Heathcliff Berru’s Bullshit Apology Is Not Enough to Address the Industry-Wide Issue of Sexual Assault

Heathcliff Berru Sexual Assault Music Industry

On Sunday night, I noticed a story breaking on social media. I can’t remember who sent the original tweet telling me to check Dirty Projectors member Amber Coffman’s timeline, but I do remember that the tweet gave a h/t to MTV News Editorial Director of Music Jessica Hopper, a woman who fights tirelessly for other women to be heard. Reading Coffman’s tweets felt all too familiar; I hadn’t been through this exact scenario myself, but I’d been through similar ones and heard enough stories from my friends to find the incident immediately believable. However, I hadn’t heard of the serial predatory actions of Heathcliff Berru, founder of Life or Death PR and Management, before Coffman’s tweets. I have never met him but have maintained a close professional–and I would say personal, too–relationship with his employee Nick Dierl, who in my experience has been the best publicist with whom I’ve ever worked and a kind, gentle person at all times. The contrast between what I know of Dierl and what I was reading about Berru is a striking one and one I want to mention early on, one which Sadie Dupuis also touched on before her eventual decision to split with the firm. The other replies and stories that Coffman’s tweets prompted were just as upsetting and even more explicit. That night I reached out to Beth Martinez, another publicist I’ve worked with and admire—who confirmed Coffman’s account on Twitter and who has spoken out about her own experience with Berru—to let her know I’d be reporting the story in the morning. And that I unequivocally believed her. When I woke up, I half hoped someone else would’ve posted the tweets. No one had.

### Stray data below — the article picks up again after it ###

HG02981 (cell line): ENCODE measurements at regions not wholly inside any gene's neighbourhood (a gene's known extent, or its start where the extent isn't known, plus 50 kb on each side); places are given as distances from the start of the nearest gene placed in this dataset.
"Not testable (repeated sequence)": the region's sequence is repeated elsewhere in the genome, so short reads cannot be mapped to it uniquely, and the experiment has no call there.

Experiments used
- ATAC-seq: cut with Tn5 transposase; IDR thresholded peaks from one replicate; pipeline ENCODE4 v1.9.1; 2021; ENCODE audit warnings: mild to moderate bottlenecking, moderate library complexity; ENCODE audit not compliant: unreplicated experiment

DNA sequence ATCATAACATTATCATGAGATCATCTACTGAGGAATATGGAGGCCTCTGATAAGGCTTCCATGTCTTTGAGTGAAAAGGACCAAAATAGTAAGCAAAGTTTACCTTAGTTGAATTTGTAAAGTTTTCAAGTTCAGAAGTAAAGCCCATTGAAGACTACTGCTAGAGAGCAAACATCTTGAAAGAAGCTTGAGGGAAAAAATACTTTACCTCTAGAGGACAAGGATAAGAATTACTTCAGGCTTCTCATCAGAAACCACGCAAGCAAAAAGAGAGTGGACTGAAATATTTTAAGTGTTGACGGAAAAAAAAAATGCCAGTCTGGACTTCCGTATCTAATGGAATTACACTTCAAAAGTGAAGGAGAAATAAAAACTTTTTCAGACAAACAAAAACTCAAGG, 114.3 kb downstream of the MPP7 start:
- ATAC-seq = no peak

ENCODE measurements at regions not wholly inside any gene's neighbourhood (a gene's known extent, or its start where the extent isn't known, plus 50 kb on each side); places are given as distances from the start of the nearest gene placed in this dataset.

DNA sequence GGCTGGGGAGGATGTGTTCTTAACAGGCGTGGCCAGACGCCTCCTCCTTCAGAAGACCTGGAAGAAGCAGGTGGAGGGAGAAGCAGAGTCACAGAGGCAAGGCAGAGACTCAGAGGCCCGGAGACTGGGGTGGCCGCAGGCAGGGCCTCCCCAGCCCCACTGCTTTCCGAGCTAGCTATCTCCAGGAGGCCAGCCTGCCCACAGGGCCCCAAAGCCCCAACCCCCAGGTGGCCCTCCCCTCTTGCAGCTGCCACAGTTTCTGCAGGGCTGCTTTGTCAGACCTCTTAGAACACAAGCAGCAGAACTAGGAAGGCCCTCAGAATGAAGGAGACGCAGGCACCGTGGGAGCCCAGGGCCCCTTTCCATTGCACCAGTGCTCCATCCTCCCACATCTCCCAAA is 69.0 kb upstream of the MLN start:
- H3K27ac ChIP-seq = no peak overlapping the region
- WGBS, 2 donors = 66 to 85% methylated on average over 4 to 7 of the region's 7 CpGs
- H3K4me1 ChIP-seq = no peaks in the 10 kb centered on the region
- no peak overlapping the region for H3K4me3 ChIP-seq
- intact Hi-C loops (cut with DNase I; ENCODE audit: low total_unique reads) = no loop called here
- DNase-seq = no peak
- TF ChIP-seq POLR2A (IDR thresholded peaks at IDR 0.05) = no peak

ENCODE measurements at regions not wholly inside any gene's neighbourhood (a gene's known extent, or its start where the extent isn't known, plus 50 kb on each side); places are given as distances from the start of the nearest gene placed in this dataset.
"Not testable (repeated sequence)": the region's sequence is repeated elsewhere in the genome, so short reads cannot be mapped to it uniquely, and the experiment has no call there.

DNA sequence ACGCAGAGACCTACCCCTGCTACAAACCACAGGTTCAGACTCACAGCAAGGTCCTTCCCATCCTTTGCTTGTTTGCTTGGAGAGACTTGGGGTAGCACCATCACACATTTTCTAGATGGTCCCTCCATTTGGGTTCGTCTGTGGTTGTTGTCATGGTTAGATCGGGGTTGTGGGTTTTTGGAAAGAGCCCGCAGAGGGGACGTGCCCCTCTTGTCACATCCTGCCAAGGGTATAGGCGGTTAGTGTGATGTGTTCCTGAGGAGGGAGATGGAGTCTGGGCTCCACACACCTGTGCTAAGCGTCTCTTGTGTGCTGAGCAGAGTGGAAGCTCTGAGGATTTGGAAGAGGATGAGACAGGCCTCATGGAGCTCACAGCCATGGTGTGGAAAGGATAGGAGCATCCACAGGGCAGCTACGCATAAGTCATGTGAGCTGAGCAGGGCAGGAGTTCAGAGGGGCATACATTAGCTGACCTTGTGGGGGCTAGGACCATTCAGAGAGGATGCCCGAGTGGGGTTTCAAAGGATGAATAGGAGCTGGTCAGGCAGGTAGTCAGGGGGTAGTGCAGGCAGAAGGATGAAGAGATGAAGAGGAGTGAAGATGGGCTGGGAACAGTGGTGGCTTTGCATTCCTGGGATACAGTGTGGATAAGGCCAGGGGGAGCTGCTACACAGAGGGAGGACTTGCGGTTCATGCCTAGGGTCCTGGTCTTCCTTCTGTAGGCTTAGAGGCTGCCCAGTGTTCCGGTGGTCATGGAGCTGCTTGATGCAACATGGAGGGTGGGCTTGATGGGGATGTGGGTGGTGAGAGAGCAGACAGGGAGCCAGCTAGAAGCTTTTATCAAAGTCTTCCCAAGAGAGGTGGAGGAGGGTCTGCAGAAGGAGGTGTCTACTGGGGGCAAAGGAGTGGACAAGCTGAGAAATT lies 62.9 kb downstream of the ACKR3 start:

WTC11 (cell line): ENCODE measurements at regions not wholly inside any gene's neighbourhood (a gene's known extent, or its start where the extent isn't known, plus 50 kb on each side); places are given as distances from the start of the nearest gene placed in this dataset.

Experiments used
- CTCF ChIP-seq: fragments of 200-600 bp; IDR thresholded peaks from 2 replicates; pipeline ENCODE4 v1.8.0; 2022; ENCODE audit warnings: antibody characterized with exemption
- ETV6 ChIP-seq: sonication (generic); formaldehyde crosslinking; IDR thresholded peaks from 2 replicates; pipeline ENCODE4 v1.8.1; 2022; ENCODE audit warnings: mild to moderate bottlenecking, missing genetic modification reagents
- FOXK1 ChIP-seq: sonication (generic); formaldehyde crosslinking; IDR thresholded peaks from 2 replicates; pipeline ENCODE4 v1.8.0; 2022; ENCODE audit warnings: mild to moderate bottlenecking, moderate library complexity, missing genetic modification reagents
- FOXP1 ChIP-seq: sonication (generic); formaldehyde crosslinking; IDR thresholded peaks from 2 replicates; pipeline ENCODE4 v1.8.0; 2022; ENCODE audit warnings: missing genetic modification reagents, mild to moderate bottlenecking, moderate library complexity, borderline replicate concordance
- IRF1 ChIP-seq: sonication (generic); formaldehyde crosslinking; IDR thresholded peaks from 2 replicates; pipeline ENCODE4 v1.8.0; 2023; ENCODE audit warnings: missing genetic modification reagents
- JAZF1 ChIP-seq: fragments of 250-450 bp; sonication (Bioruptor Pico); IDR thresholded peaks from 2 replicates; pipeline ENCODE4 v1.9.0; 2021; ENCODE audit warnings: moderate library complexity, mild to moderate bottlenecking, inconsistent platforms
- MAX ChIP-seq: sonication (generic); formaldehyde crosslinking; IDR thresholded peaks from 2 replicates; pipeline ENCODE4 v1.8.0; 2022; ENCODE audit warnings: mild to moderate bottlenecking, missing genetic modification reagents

This is the part of the story that feels odd to me; why hadn’t anyone else reported it yet? I’ve heard people say that it felt “too insidery,” but since when is sexual assault and harassment “too insidery” to deserve proper reporting? Since forever, of course, and especially since a man with a real amount of power and cache is involved. But for me, while the attendant risk of reporting the story still existed, it paled in comparison to the very evident truth of Berru’s actions, which had—since Coffman’s tweets—been further corroborated by several women. So I posted the tweets. I reached out to Life or Death for comment via Nick, held off until a reasonable hour they could’ve conceivably responded, and then posted it. Honestly, anyone could’ve done it. But no one else did.

It’s hard to speak up in situations like this; I believe in many ways the conversation is deeply dependent on a victim’s own decision, but Coffman had already made that difficult decision, and these tweets had been public for almost twelve hours. It’s now our job to report on it with responsibility, yes, but also expediency. A new music video would never languish for that amount of time. The hard truth is, we have no sense of urgency when it comes to reporting women’s stories. There’s a hiccup here. Doubt is always the first response. That needs to change. Women can expect to reap nothing from coming forward, except perhaps a possibility of healing, and many of the victims who revealed their stories yesterday are currently trapped in their own cycles of guilt, shame, and fear—all just for speaking out. It took hours for the bigger, more respected sites to acknowledge the story’s existence. Most of them credited our reporting and shared the additional story of Roxy Lange. But some of them didn’t–and it’s infuriating. I am so proud of Amber Coffman and Bethany Cosentino and Beth Martinez and every well-known woman involved who came forward. But this was also the first time Roxy had shared her story publicly, why did Pitchfork erase her while reporting the uproar? Is it because she’s not a marquee name? Is that how we decide whose assaults matter now?